Presentation on theme: "Diagnosing Network Disruptions with Network-wide Analysis Yiyi Huang, Nick Feamster, Anukool Lakhina, Jim Xu College of Computing, Georgia Tech Boston."— Presentation transcript:
Diagnosing Network Disruptions with Network-wide Analysis Yiyi Huang, Nick Feamster, Anukool Lakhina, Jim Xu College of Computing, Georgia Tech Boston University
Problem Overview Network routing disruptions happen frequently –379 e-mails documented on the Abilene network operations mailing list from January 1,2006 to June 30, 2006 –282 disruptions How to help network operator deal with disruptions quickly? –Detection and Identification What do we have? –Inputs (from Abilene backbone network) BGP updates Routing configurations –Ground truth: Abilene operational mailing list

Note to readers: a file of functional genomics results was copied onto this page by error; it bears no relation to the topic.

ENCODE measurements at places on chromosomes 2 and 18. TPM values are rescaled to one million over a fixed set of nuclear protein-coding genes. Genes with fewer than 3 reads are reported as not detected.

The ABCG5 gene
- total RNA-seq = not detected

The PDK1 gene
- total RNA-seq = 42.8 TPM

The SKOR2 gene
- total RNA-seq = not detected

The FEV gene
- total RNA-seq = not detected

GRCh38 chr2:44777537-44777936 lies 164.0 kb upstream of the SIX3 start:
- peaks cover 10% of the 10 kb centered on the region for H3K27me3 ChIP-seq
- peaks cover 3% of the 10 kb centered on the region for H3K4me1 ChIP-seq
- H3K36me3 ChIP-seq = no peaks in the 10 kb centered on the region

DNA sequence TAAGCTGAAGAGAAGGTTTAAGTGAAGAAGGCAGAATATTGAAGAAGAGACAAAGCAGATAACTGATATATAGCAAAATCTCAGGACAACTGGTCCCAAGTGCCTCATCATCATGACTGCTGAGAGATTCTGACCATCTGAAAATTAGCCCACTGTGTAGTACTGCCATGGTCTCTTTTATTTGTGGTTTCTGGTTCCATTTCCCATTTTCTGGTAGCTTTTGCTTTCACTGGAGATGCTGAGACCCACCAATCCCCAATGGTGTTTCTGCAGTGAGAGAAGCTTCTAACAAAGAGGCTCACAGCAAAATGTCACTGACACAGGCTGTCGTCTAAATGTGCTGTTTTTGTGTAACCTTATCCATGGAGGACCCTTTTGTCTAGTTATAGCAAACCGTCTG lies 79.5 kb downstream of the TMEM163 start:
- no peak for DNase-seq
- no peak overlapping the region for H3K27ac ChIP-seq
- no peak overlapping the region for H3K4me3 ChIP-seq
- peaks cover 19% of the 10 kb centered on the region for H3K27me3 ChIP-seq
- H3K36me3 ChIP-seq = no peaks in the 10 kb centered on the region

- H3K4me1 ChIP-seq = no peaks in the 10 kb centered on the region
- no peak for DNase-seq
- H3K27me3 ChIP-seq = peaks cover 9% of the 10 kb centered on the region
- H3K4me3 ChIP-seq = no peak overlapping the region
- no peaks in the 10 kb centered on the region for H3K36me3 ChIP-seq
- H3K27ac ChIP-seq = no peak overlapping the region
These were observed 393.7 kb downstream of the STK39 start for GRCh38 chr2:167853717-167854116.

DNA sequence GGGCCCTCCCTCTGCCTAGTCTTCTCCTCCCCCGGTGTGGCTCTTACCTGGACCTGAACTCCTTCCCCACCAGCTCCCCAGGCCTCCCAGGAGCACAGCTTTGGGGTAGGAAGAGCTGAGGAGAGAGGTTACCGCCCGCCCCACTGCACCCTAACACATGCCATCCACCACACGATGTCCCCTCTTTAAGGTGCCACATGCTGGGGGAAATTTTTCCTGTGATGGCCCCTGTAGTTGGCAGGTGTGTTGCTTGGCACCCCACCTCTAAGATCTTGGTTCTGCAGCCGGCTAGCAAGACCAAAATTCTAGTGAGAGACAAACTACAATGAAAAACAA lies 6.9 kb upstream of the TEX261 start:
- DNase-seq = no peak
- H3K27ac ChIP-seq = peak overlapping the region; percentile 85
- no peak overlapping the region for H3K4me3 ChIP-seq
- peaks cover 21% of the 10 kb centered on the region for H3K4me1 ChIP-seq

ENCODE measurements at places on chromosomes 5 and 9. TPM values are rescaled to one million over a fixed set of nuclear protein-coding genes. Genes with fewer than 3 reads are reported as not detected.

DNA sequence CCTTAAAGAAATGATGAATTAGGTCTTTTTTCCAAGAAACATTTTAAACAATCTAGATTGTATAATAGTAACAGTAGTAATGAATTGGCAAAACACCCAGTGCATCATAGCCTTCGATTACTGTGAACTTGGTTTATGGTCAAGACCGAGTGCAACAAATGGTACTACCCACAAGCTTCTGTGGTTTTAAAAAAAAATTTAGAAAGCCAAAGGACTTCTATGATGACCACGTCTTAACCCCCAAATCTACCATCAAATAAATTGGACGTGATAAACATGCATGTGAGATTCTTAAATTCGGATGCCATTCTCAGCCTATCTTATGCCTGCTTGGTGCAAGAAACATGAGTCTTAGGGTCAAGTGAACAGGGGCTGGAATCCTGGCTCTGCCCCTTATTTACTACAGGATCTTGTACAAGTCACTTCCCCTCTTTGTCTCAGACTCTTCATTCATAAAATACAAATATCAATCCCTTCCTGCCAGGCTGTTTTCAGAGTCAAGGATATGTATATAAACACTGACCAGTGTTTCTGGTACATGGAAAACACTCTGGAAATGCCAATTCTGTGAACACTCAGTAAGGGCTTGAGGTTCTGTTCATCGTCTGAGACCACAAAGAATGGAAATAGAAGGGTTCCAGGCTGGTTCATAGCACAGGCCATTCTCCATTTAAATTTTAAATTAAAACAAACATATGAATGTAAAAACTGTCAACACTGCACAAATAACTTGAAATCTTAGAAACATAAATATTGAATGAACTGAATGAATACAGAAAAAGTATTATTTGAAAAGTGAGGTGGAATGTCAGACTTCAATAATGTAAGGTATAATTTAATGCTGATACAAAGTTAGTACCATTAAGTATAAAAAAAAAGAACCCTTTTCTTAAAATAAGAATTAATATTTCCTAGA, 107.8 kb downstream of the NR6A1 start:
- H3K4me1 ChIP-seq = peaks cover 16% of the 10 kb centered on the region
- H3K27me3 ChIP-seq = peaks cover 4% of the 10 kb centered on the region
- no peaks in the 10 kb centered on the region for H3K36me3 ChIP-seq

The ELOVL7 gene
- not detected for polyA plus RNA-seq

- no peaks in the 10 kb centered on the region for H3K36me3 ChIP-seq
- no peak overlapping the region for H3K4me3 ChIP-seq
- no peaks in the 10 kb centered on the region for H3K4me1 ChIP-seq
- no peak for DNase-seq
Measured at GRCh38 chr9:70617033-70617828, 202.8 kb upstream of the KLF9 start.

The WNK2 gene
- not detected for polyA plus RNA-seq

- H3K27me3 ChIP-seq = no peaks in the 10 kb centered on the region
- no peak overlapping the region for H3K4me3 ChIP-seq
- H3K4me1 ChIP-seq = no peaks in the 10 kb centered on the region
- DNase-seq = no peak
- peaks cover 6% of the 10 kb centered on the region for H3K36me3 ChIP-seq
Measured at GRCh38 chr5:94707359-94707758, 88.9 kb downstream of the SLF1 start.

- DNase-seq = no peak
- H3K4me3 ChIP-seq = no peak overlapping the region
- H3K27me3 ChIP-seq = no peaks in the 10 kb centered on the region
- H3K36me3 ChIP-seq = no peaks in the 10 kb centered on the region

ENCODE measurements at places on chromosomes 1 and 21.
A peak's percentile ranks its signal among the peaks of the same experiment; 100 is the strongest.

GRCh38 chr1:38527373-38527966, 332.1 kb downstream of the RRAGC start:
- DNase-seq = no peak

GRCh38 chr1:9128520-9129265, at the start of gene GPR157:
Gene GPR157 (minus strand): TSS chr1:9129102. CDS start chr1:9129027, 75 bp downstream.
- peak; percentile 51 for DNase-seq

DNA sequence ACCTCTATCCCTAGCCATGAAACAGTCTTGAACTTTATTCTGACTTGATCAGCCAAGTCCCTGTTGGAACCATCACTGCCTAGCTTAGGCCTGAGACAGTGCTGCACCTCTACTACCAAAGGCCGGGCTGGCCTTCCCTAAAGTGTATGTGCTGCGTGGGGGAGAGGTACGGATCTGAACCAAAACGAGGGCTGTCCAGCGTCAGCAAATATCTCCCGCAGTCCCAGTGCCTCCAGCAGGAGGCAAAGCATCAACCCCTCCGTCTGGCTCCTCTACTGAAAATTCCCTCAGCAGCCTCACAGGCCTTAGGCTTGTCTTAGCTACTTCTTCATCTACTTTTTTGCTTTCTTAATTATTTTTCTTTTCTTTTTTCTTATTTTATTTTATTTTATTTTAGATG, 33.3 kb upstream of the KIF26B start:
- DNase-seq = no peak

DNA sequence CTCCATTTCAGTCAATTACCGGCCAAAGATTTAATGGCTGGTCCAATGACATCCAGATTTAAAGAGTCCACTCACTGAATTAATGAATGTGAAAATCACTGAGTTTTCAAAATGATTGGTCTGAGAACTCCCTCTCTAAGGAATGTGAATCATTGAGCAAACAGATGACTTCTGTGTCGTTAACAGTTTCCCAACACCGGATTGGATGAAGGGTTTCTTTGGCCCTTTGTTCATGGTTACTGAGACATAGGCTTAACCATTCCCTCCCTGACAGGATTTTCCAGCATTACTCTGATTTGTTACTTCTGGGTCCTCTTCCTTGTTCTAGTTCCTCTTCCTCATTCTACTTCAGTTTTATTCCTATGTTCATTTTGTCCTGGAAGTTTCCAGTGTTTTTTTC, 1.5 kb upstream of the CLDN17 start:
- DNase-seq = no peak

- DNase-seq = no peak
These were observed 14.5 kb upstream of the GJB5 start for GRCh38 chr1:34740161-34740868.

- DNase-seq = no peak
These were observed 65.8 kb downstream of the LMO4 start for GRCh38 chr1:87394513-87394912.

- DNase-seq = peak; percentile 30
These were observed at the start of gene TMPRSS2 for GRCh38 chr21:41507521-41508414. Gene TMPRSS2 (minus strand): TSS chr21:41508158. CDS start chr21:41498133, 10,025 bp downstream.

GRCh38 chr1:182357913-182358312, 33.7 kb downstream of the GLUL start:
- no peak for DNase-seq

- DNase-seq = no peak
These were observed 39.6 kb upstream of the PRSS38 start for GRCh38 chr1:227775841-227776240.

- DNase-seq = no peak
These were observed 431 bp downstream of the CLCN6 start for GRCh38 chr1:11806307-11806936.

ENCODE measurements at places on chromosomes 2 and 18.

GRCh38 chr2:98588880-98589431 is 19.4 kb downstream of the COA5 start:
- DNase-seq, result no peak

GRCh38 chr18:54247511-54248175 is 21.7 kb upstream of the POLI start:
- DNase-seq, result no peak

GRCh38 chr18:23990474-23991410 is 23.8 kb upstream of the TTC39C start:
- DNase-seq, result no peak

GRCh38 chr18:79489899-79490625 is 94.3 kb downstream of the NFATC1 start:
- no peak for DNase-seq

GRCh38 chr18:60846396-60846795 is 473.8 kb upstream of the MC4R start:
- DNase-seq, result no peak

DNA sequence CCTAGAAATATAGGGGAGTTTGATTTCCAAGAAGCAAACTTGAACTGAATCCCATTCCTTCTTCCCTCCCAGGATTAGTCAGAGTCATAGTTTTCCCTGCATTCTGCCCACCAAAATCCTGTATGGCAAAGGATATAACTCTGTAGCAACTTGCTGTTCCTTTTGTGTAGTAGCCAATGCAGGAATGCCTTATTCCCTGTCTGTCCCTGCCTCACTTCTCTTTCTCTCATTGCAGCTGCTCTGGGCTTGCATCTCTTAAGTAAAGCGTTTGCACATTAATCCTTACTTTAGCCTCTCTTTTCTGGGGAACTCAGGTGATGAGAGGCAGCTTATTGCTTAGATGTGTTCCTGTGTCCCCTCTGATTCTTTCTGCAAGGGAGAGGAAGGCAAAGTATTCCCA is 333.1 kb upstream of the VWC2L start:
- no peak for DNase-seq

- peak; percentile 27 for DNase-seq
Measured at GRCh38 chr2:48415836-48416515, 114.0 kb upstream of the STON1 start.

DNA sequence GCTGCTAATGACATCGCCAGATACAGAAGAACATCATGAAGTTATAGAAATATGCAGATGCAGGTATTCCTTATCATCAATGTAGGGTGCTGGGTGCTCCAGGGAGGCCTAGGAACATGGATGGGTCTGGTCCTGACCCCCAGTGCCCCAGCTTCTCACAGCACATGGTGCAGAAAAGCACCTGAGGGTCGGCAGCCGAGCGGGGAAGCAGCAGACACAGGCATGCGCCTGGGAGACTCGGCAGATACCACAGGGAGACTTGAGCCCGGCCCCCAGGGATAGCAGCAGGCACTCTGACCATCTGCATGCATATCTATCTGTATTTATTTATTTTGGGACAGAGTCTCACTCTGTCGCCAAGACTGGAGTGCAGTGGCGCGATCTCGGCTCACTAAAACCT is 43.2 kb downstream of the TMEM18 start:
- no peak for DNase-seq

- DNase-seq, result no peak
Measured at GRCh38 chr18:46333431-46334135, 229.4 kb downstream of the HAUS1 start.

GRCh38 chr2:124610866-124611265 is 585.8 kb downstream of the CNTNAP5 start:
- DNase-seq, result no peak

Challenges Large volume of data Lack of semantics in a single stream of routing updates Idea: Can we improve detection by mining network- wide dependencies across routing streams?
Overview of Approach
Detection Approach: subspace method High detection rate (for acceptable false positive rate) –Internal node disruption : 100% –Internal Link disruption : 100% –Peer disruption : 60.67% Matrix M # of routers time # of routers Normal space Abnormal space
Identification Goal: Classify disruptions into four types –Internal node, internal link, peer, external node Track three features 1.Global iBGP next-hops 2.Local iBGP next-hops 3.Local eBGP next-hops ApproachResults:
Summary of Main Results 90% of local disruptions are visible in BGP Size of disruptions can vary by several orders of magnitude Many disruptions are low volume About 75% of network disruptions involve more than 2 routers Detection: –100% of node and link disruptions –60% peer disruptions Identification: –100% of node disruptions, 74% link disruptions and –93% peer disruptions